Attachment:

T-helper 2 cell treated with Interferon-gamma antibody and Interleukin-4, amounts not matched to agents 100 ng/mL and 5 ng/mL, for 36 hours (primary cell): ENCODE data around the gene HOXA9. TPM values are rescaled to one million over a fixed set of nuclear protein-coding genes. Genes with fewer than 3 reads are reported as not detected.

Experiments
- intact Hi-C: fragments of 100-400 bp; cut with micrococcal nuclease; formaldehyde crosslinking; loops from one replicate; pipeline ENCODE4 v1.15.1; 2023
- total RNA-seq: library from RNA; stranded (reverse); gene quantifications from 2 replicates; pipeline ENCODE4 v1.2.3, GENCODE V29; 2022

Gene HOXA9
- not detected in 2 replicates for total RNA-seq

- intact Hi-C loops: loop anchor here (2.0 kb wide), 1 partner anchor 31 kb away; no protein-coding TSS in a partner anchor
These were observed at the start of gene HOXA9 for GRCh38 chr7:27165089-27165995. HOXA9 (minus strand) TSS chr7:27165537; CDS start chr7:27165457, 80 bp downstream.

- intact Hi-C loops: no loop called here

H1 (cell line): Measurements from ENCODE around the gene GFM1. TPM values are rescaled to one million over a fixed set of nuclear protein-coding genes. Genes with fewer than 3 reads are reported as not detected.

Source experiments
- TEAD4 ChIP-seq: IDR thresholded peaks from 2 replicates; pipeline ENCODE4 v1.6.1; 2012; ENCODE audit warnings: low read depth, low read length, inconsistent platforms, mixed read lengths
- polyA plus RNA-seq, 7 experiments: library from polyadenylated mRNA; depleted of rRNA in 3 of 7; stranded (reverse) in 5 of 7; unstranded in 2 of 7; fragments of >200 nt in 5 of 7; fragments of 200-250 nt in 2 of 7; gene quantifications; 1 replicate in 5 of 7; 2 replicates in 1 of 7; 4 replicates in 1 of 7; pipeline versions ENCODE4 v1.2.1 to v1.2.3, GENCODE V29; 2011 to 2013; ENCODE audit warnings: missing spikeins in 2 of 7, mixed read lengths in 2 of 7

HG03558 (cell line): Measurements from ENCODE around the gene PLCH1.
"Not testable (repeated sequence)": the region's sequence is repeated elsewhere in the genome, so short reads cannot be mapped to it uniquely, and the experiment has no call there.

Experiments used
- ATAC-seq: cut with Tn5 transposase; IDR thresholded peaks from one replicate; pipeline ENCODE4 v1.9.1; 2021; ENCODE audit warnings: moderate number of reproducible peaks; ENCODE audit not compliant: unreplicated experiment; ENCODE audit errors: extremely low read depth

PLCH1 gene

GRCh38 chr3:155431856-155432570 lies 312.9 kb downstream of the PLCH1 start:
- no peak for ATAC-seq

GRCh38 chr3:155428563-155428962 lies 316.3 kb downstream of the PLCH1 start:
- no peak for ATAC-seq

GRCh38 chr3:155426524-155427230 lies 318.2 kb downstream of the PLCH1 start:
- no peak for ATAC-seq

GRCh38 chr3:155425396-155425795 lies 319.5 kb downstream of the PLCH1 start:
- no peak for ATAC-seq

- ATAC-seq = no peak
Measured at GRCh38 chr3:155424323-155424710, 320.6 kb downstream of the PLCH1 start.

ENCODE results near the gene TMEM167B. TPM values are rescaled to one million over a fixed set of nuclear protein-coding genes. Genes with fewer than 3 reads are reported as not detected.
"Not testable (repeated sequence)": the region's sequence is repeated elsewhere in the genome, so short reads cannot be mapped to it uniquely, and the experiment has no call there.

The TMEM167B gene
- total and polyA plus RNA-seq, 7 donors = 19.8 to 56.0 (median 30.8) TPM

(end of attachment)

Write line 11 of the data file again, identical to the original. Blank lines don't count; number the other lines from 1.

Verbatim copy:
Source experiments